"Ĝi havas belan voston."

Translation:It has a beautiful tail.

May 28, 2015

18 Comments


https://www.duolingo.com/profile/greenq
  • 1246

Esperanto "vosto" 'tail' is from Russian/Belarusian "хвост" [ˈxvost]. It is also found in other Slavic languages: Czech/Slovak "chvost" and Polish "chwost" (dated now), Ukrainian "хвіст" [ˈxvist]. Slavic [x] sound was dropped in Esperanto.

May 29, 2015

https://www.duolingo.com/profile/kdnde

Thank you. I enjoy learning where the words in Esperanto are borrowed from.

July 7, 2015

https://www.duolingo.com/profile/Q-Allat

Thanks, Every now and then there's a word I can't relate to, knowing this makes it easier for me to remember

January 6, 2016

https://www.duolingo.com/profile/Xavierkiller22

Remember the creator was slav.

June 8, 2017

https://www.duolingo.com/profile/Alberto552820

And jew

April 26, 2018

https://www.duolingo.com/profile/KubeJay

In Polish, the word with the same origin as chwost, chwast, now means weed (as in a pest in your garden).

September 3, 2017

https://www.duolingo.com/profile/Alberto552820

Is zamenxoff polish or german

April 26, 2018

https://www.duolingo.com/profile/nick.beaugie

It didn't allow me to use x-notation in my answer (Gxi). I thought this was allowed throughout the course.

November 3, 2015

https://www.duolingo.com/profile/keihne

Just report it and they will add it.

December 2, 2015

https://www.duolingo.com/profile/aimee

Diris neniu, neniam.

May 28, 2015

https://www.duolingo.com/profile/RaizinM

What do you mean, lots of animals have beautiful tails.

Unless you're confused by the ĝi. In Esperanto ĝi is not just for objects, it can also be used as a gender neutral pronoun for animals and even people. (although the latter is unusual unless it is a very young child)

September 5, 2015

https://www.duolingo.com/profile/Stygiz

we use "it" for people or only babies?

November 3, 2015

https://www.duolingo.com/profile/claire_resurgent

Zamenhof's suggestion was that "ĝi" is the logically correct sex-neutral pronoun, but that it is very much understandable why people would substitute "li." He basically didn't give a definitive prescription, just named the best arguments for either choice and left it to speakers.

> Kiam ni parolas pri homo, ne montrante la sekson, tiam estus regule uzi la pronomon “ĝi” (kiel ni faras ekzemple kun la vorto “infano”), kaj se vi tiel agos, vi estos gramatike tute prava. Sed ĉar la vorto “ĝi” (uzata speciale por “bestoj” aŭ “senvivaĵoj”) enhavas en si ion malaltigan (kaj ankaŭ kontraŭkutiman) kaj por la ideo de “homo” ĝi estus iom malagrabla, tial mi konsilus al vi fari tiel, kiel oni faras en la aliaj lingvoj, kaj uzi por “homo” la pronomon “li”. Nomi tion ĉi kontraŭgramatika ni ne povas; ĉar, se ni ĉiam farus diferencon inter “homo” kaj “homino”, tiam ni devus por la unua uzi “li” kaj por la dua “ŝi” sed ĉar ni silente interkonsentis, ke ĉiun fojon, kiam ni parolas ne speciale pri sekso virina, ni povas uzi la viran formon por ambaŭ seksoj (ekzemple “homo” = homo aŭ homino, “riĉulo” = riĉulo aŭ riĉulino k.t.p.), per tio mem ni ankaŭ interkonsentis, ke la pronomon “li” ni povas uzi por homo en ĉiu okazo, kiam lia sekso estas por ni indiferenta. Se ni volus esti pedante gramatikaj, tiam ni devus uzi la vorton “ĝi” ne sole por “homo”, sed ankaŭ por ĉiu alia analogia vorto; ekzemple ni devus diri: “riĉulo pensas, ke ĉio devas servi al ĝi” (ĉar ni parolas ja ne sole pri riĉaj viroj, sed ankaŭ pri riĉaj virinoj).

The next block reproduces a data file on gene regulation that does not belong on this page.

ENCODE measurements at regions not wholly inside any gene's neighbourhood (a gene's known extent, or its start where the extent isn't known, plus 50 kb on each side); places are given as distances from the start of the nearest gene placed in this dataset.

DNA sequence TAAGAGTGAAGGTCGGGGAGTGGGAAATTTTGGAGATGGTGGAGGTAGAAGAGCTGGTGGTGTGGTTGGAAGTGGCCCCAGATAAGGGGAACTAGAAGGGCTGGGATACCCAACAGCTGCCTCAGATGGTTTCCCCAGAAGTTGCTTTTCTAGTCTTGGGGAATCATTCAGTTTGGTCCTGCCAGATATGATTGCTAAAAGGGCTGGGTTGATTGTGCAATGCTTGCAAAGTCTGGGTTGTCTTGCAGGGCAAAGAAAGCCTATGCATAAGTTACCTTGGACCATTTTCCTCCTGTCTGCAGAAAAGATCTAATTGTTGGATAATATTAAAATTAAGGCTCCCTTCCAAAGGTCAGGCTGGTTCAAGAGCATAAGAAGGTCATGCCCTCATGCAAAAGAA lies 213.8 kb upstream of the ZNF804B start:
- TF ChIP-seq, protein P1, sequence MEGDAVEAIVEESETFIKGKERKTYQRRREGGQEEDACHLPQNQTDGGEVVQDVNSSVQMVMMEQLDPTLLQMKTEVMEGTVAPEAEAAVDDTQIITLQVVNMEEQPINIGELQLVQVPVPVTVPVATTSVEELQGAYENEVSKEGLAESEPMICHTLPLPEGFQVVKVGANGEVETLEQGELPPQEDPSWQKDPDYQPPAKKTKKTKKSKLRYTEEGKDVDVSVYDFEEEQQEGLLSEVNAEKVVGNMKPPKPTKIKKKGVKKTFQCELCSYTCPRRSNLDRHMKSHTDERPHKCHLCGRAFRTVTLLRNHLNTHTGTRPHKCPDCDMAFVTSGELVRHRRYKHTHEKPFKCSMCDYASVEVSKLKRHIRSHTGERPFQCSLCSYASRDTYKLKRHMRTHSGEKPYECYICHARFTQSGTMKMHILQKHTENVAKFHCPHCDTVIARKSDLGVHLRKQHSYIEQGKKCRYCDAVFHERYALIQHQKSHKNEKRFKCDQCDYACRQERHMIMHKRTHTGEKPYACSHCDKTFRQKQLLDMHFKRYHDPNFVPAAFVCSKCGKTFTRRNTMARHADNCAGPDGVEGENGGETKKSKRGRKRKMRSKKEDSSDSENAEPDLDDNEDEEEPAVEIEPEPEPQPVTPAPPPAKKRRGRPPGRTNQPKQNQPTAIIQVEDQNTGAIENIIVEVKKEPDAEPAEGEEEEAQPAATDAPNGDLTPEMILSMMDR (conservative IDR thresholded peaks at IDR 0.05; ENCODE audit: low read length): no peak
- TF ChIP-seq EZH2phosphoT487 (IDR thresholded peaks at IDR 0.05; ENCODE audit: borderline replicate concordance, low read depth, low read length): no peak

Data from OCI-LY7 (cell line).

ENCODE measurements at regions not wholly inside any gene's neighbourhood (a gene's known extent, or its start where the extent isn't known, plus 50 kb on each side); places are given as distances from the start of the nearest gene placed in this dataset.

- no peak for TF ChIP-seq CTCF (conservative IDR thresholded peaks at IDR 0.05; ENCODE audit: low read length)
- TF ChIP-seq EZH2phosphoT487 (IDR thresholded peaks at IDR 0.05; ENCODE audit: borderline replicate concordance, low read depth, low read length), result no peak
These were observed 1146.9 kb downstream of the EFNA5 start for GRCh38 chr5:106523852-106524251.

Li became standard in the 20th century. PAG recommends it, but acknowledges ĝi as well.

I would note that the ascendance of "li" happened at the same time (20th century) as the rise of counter-feminism, and at the same time that singular "they" (which had been used for centuries before) became less accepted in English. For those reasons I support ĝi and singular-they in their languages - I'm not a fan of neologisms simply because they all feel uglier than those traditional words.

October 3, 2016

https://www.duolingo.com/profile/Alberto552820

Even it was simple but it stil sound confusing to me especially i'm speaking astronesian language or astro-pellagic indonesian still more easier than esperanto why

April 26, 2018

https://www.duolingo.com/profile/AmitabhS.B

I had a plausible guess as to why that might be so, and took a brief look at wikipedia which seems to confirm. My guess is that is most likely because Indonesian is an Astronesian language and therefore more much more similar to your native language than Esperanto. I do not know if your languages use the same script, but the grammar and sounds of Indonesian are probably more similar to those of your native tongue than Esperanto. Structurally speaking Esparanto is a very simple language, but it's base is primarily Indo-European, and more specifically, European. From what I've heard, Indonesian is also a language with a very simple structure, but it is an Austronesian language.

October 4, 2019

https://www.duolingo.com/profile/edinildosantos

animals and objects etc

January 16, 2016

https://www.duolingo.com/profile/khonkhortisan

Ĝi havas belajn vostojn. Ĝi estas vulpo.

December 2, 2017

https://www.duolingo.com/profile/DavidHarri227108

Gx should count as a g-carrot, but it appears to never work with capitalised letters.

October 15, 2018
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